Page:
Drowning is Second Leading Cause of Death Among Youth, Officials Say

DES MOINES, Iowa  --  Five peopled have drowned in Iowa waters over the last week, and medical experts say many of the deaths likely could have been prevented.

On Saturday, a six-year-old girl was pulled from Gray's Lake 20 minutes after she went under the water. She was taken to a local hospital where she was pronounced dead. The young girl's family says she was playing on the beach when they took their eyes off her for a brief moment.

Gray's Lake does not have lifeguards on duty, but the city does offer free life jackets on site for guests to use. Otherwise, it is up lake-goers to keep an eye on swimmers. Mercy physician Doctor Steven Dawson says unless an adult is watching a child at all times, there is no such thing as water safety. He says drownings can happen in a matter of moments, and rescuers need to act fast once a victim is pulled from the water.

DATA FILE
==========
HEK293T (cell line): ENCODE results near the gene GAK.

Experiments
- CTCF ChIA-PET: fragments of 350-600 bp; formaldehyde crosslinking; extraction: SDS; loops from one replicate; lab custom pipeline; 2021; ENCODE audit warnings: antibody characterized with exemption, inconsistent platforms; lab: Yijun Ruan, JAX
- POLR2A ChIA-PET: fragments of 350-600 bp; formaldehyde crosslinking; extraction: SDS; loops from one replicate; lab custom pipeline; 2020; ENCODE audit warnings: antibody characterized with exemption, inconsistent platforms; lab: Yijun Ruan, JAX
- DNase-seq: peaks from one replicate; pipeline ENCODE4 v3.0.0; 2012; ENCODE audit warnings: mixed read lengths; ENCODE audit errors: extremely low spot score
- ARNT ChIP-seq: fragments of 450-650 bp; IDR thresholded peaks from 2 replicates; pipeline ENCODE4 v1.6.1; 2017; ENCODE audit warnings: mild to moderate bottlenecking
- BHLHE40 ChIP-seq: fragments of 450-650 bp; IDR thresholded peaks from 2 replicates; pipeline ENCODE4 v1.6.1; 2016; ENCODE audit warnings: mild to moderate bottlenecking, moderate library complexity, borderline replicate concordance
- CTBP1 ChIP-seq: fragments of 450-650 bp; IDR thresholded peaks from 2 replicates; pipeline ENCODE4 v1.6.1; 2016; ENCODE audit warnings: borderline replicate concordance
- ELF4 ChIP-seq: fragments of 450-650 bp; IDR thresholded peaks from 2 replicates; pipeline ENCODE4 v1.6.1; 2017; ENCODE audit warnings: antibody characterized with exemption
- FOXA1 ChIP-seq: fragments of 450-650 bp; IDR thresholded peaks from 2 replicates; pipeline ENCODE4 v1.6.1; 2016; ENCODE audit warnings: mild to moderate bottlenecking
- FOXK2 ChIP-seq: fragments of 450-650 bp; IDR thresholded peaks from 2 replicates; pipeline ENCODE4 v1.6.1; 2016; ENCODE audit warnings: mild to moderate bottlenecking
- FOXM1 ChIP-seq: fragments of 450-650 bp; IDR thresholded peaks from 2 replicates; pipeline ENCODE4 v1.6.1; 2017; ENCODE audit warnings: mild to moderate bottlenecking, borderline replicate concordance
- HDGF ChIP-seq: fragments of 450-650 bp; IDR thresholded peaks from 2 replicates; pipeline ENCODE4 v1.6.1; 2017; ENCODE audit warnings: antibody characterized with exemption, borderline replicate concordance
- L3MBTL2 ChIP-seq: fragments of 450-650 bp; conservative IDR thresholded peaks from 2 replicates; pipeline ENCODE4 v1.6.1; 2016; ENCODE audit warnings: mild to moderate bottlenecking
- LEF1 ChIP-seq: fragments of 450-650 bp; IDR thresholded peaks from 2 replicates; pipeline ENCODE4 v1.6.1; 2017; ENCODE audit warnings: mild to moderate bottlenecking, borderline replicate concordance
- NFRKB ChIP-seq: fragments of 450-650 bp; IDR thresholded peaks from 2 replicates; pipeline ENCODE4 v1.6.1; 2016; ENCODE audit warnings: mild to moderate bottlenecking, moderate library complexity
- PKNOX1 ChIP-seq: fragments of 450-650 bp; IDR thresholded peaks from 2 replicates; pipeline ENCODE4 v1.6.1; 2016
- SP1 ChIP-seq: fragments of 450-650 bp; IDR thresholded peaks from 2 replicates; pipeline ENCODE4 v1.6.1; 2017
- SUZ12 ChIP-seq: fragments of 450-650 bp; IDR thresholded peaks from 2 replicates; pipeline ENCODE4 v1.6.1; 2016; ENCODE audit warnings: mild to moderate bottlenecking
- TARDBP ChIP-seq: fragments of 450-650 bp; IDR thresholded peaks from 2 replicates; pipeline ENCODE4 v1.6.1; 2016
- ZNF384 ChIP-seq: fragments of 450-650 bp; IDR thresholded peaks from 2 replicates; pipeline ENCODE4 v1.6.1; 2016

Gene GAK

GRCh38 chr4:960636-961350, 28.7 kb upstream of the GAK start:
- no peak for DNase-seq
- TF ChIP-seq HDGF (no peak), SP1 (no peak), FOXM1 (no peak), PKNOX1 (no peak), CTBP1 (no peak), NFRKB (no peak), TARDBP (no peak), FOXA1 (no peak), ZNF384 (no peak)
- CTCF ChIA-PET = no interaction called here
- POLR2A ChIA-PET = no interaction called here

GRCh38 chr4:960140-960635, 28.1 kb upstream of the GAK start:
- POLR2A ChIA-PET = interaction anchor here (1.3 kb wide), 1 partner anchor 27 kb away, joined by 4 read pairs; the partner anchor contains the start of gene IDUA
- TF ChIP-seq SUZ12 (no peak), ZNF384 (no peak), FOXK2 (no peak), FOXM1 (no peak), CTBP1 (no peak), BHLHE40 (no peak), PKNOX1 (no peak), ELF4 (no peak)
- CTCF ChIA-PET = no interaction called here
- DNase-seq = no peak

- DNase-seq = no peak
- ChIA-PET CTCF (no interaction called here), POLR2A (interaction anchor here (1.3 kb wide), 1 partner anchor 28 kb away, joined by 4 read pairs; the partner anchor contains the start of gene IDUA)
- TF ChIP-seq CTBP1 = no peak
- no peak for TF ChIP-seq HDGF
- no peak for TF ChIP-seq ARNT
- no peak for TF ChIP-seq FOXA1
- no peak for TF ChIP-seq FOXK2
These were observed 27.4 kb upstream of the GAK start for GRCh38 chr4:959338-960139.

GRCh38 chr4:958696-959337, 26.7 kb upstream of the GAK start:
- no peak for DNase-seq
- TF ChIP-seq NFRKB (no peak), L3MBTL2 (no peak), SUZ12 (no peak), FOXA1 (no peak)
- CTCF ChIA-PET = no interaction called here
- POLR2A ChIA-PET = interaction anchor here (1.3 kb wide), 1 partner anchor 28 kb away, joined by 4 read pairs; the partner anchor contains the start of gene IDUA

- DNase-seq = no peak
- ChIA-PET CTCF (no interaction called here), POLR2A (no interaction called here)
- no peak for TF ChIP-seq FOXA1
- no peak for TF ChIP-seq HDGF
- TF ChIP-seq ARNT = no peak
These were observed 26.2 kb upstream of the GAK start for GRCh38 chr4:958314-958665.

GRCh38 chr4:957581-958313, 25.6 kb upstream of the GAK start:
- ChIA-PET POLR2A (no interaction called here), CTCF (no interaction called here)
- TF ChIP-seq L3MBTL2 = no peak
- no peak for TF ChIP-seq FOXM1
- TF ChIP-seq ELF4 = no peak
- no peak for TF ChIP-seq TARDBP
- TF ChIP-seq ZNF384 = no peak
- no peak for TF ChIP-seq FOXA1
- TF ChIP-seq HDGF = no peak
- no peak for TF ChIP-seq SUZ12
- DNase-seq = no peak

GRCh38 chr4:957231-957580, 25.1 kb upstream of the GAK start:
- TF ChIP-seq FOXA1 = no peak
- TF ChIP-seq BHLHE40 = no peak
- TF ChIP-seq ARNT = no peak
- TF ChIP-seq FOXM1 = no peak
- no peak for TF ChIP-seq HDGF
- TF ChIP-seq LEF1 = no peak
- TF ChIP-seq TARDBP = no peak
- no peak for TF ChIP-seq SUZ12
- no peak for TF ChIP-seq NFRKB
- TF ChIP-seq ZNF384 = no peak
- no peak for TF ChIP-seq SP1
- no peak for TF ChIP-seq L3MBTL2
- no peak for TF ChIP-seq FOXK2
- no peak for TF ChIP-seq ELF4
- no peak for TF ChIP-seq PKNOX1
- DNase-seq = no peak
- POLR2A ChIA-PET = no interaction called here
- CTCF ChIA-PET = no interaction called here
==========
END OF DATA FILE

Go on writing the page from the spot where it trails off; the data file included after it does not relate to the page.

"I recommend everyone take a basic life support course. It will give you confidence. Some effort is better than no effort, even if you forget a lot of it," he says.

Dawson adds, for young children especially, rescuers should focus on performing mouth to mouth resuscitation instead of chest compression, aiming to get oxygen back into the bloodstream instead of getting water out of the lungs.

Second to motor vehicle crashes, drowning is the leading cause of death in children ages one to 14 years old. Earlier this month, a nine-year-old and two-year-old girl drowned while swimming at two different state parks.